anonymous
  • anonymous
A preschool playground has both bicycles and tricycles. There is a total of 30 seats and 70 wheels. How many bicycles are there? How many tricycles are there?
Mathematics
  • Stacey Warren - Expert brainly.com
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SOLVED
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katieb
  • katieb
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anonymous
  • anonymous
If we let some variable x represent the number of bikes and y represent the number of tricycles, this is system of two equations - The first describes the relationship between seats, that is tricycles and bikes both have one, so if we have x + y =30. The second equation describes the relationship between wheels, so we have 2x + 3y = 70 (two wheels per bike and three per tricycle). Solving by substitution; x = 30-y 2x+3y=70 = 2(30-y)+3y=70 60-2y+3y=70 y=10 x=20. 10 Tricycles and 20 bikes.
anonymous
  • anonymous
Glad you beat me to this; saved some typing....LOL
anonymous
  • anonymous
I find the elimination and substituition solving easy but this whole converting words to algebraic equations is really abstract to me.

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anonymous
  • anonymous
It is really a reading exercise. You have to translate what it says, and in this case, interpret the given data to generate the information you need.
anonymous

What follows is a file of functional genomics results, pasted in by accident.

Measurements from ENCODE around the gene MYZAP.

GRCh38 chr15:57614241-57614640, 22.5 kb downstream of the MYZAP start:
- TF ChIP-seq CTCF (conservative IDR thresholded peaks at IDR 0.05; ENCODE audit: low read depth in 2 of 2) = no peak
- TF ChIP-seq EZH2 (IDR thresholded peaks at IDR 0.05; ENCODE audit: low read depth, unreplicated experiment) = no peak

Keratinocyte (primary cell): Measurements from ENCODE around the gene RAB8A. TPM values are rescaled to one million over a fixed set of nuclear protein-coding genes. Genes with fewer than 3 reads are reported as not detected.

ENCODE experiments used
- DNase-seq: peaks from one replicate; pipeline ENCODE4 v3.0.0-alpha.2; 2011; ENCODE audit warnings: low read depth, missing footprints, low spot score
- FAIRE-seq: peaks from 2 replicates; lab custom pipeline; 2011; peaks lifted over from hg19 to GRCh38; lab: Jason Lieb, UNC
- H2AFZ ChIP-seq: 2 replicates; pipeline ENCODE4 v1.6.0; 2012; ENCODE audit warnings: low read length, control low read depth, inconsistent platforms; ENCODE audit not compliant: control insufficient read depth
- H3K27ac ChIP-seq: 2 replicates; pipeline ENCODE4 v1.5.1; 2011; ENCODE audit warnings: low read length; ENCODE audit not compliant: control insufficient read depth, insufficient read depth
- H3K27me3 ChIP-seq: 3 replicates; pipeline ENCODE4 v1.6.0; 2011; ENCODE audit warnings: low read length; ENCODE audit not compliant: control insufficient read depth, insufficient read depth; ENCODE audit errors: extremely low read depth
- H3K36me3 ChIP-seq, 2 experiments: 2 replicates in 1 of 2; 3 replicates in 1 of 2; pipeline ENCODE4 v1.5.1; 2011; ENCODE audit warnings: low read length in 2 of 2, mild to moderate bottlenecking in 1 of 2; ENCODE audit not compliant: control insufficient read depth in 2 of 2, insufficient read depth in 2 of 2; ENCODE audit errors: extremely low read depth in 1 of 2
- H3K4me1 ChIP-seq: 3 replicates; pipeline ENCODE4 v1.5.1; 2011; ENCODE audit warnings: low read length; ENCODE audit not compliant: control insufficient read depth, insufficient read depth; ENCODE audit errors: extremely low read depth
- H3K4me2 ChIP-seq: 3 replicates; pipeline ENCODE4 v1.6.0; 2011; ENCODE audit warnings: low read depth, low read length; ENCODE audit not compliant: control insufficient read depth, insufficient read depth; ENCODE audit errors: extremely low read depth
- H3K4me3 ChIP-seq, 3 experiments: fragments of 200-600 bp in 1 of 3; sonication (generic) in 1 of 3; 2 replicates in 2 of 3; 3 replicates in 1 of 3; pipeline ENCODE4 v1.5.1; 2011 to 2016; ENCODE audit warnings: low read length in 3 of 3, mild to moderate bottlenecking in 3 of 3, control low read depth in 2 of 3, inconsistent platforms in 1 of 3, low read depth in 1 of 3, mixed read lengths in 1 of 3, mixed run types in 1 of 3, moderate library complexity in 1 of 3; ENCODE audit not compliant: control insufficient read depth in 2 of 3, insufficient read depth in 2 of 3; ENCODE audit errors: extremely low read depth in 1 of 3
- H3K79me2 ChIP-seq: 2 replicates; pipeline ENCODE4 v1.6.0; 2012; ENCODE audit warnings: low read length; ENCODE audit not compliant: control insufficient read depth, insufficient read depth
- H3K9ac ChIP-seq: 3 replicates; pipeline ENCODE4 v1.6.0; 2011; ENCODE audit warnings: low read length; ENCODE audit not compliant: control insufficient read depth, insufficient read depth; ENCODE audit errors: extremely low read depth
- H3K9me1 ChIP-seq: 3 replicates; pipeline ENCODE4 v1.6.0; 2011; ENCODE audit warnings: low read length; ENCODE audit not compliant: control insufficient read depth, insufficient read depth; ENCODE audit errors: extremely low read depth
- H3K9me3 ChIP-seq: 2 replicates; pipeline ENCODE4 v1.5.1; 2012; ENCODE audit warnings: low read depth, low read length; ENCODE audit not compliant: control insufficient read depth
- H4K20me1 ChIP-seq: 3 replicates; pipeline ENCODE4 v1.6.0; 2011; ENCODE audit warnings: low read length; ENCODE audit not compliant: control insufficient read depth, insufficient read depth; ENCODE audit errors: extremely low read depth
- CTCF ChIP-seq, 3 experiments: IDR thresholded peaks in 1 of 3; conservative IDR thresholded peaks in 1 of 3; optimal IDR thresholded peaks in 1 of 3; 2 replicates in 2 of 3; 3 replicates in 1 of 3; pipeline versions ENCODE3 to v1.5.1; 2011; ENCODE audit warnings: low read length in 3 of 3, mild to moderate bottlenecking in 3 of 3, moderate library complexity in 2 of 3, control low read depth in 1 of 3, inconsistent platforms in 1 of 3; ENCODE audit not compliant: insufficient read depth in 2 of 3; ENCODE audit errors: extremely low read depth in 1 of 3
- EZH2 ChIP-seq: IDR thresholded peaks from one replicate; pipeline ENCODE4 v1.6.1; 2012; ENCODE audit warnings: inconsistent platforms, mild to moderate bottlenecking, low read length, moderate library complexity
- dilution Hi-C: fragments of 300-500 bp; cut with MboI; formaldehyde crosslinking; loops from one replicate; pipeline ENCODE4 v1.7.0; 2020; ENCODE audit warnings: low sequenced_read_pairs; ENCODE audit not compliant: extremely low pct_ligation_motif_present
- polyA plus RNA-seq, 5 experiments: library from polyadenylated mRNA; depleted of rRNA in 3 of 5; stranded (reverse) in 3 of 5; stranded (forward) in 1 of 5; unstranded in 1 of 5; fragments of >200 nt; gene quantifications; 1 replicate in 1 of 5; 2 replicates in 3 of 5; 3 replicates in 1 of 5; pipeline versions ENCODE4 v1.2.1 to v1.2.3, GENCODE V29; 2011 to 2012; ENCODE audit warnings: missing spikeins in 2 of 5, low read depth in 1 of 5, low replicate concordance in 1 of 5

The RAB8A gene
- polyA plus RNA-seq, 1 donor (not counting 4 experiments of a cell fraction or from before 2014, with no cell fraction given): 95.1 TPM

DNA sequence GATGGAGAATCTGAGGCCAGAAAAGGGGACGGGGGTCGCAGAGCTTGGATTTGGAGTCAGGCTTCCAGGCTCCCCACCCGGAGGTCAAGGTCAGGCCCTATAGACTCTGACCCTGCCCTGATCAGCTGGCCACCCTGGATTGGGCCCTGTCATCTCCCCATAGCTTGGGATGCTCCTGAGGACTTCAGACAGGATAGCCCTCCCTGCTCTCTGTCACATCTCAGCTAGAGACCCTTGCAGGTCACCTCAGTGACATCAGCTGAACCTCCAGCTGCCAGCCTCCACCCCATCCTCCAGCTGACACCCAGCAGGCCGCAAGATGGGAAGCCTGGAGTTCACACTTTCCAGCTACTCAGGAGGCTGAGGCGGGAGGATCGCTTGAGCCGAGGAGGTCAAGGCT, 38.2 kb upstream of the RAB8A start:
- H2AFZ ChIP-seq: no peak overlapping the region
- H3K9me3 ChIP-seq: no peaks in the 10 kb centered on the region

• anonymous
would it makes more sense if you used variable names that were a little less abstract? For instance, try writing it first as: Total seats = seats on bikes + seats on tricycles Total wheels = wheels on bikes + wheels on tricycles Wheels on bikes = number of bikes times two Wheels on tricycles = number of trycles times three number of bikes = x number of tricycles = y. And then substitute the phrases as you would variables. Logically. Do this enough times and you skip the steps mentally, like most math.
anonymous
  • anonymous
Stilenx yeah that does help. What didn't make sense to me at first was how you knew that each bike and tricycle has only one seat so x + y = 30 and then how a bike has 2 wheels so that becomes the coefficient for the x in the second equation. I honestly just had a "eureka moment" once I realized that two equations do not have to variables representing the same thing; for example x + y = 30, x and y are seats however in the second equation: 2x and 3y, x and y reprensent the wheels and not seats. This whole time I thought the variables had to represent the same thing. Is this the correct way of seeing this?
anonymous
  • anonymous
You are correct that the equations don't represent the same things; one is toys (bikes and trikes) and the other is wheels. On the other hand, x and y are always the same; x is the number of bikes, and y is the number of trikes. We combine them with other numbers to get the equations that evaluate the total of toys and wheels.
anonymous
  • anonymous
Yes, the variables must represent the same thing the entire time, they are what tie the two abstract concepts together. Basically, what we do by using these variables is decide to count the number of seats and wheels differently - instead of counting the seats directly, we say that we will count them based on bikes and tricycles, and instead of counting the number of wheels we say that we will count them based on the number of bikes and tricycles. That's most of the applied math, is counting things in different ways :)
anonymous
  • anonymous
Oh so they are the same in the sense that they represent a bike but they are different in the sense that they represent a part of a bike? Wheels and seats are different from each other however they can still be used to figure out how many bikes there are because they are parts of the bike right?

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